Opinions also differ regarding acutance, since many photographers report that HC-110 produces high acutance, especially at high dilutions. This is a function of solvent action, which is reduced by diluting the developer.

    Where HC-110 really shines is in scientific work or push-processing, where film is deliberately overdeveloped to increase contrast and speed. HC-110 gives surprisingly little fog even with very prolonged development. In this respect it resembles D-19, Kodak's high-contrast scientific developer. I normally use HC-110 (A) for 10 minutes to develop gas-hypersensitized Kodak Technical Pan Film, which fogs severely in other developers.

    Like Rodinal, HC-110 keeps very well and gives very reproducible results. It is a good choice when failure would be costly.
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  6. #6

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    There are several unofficial websites for HC-110. I have not used it in several years, having been on a D-23 and two-bath kick for a while. When I did use it, I used a higher dilution than Kodak recommends - usually dilution H - and made it straight from syrup. It gives fine results in semi-stand development and is easy to use.

  7. #7

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    I have use HC-110 for years and I like it very much.

    Jeff

  8. #8

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    HC-110 and D-76 may produce similar (not identical) results, but they are very different developers. Rodinal is different from both of them. Rodinal shares with HC-110 the ability to tailor its characteristics by changing the dilution. Rodinal usually shows sharper grain than HC-110 and it may be a bit sharper in general. HC-110 gives somewhat finer grain and a bit higher film speed (usually not enough to be useful).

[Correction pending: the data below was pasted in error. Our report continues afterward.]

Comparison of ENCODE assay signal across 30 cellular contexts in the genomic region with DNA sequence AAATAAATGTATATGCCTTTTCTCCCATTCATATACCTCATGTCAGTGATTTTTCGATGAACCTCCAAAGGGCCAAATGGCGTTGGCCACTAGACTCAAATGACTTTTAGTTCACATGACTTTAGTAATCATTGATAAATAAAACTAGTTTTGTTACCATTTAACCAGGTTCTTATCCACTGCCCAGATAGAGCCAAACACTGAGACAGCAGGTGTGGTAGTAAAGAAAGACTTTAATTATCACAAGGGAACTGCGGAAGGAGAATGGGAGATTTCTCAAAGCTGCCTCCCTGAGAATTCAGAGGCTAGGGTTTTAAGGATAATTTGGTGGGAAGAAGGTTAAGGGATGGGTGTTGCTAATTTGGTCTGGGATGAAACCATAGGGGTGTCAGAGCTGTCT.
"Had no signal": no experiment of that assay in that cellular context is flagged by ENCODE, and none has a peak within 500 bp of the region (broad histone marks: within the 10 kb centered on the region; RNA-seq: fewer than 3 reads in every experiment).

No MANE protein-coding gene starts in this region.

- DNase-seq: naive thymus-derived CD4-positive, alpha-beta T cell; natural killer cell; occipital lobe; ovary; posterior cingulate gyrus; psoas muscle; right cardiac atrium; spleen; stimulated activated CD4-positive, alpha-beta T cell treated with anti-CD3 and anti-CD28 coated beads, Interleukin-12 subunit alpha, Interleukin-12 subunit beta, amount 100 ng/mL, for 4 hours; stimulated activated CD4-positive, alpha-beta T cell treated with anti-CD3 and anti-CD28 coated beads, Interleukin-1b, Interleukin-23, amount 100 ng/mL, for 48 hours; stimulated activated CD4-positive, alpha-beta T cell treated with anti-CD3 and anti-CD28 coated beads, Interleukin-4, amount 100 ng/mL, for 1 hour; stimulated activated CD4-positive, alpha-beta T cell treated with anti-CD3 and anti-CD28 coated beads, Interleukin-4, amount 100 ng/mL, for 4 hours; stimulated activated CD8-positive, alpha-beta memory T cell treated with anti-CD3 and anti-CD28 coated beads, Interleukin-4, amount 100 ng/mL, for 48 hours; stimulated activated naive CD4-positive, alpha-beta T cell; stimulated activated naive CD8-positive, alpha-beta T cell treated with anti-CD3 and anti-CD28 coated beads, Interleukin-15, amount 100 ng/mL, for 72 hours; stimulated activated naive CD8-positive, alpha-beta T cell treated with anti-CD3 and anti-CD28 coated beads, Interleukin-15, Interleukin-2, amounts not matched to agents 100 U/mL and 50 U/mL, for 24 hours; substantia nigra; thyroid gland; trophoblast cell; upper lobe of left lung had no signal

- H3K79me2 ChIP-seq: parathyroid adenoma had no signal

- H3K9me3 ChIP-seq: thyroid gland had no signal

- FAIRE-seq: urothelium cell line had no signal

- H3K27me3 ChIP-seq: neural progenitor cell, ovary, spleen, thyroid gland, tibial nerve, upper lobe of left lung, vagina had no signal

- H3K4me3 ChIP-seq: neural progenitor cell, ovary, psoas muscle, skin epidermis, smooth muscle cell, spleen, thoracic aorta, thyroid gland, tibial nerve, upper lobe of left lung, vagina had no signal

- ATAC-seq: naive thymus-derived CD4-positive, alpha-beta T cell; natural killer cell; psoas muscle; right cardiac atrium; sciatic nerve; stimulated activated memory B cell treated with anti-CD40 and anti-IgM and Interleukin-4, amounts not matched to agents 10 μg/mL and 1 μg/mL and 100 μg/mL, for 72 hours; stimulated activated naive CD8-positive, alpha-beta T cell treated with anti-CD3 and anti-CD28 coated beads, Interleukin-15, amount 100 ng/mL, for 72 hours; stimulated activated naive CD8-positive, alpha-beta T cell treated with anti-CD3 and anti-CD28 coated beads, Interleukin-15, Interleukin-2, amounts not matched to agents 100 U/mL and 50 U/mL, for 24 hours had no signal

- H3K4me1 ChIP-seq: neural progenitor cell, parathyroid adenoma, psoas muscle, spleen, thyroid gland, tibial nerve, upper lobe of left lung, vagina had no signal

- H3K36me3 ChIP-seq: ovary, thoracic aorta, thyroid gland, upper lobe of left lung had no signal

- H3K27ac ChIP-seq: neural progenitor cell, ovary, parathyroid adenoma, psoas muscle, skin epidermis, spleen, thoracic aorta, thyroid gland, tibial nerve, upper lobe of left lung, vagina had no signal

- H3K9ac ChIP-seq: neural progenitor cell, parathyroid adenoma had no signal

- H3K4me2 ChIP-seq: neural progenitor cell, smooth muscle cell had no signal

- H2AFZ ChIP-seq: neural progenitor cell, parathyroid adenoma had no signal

9. #9
    Colin Corneau's Avatar
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    Quote Originally Posted by nworth View Post
    HC-110 and D-76 may produce similar (not identical) results, but they are very different developers. Rodinal is different from both of them. Rodinal shares with HC-110 the ability to tailor its characteristics by changing the dilution. Rodinal usually shows sharper grain than HC-110 and it may be a bit sharper in general. HC-110 gives somewhat finer grain and a bit higher film speed (usually not enough to be useful).
    That seems to be about it, from my observation.

    Rodinal is also noteworthy for lasting an extraordinarily long time after the container's been opened...I've had it work just fine months and months after cracking open a bottle and mixing it up with water - even when it's dramatically darker in color and seemingly spoiled.

    I usually use Rodinal with finer grained, slower films -- PanF+ and TMX, for example -- as it gives tones I really like and especially noticeably sharper acutance. Haven't used it too much with 400 speed films and up, although I'm curious to try as I've heard good things for it with Tri-X, for example.
    "Never criticize someone until you've walked a mile in their shoes. That way, you're a mile away and you've got their shoes."

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  10. #10
    jbl
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    In my experience, the HC-110 syrup lasts an extremely long time as well. I've had a bottle that I've been working through for a few years now and it's shown no sign of problems.

    -jbl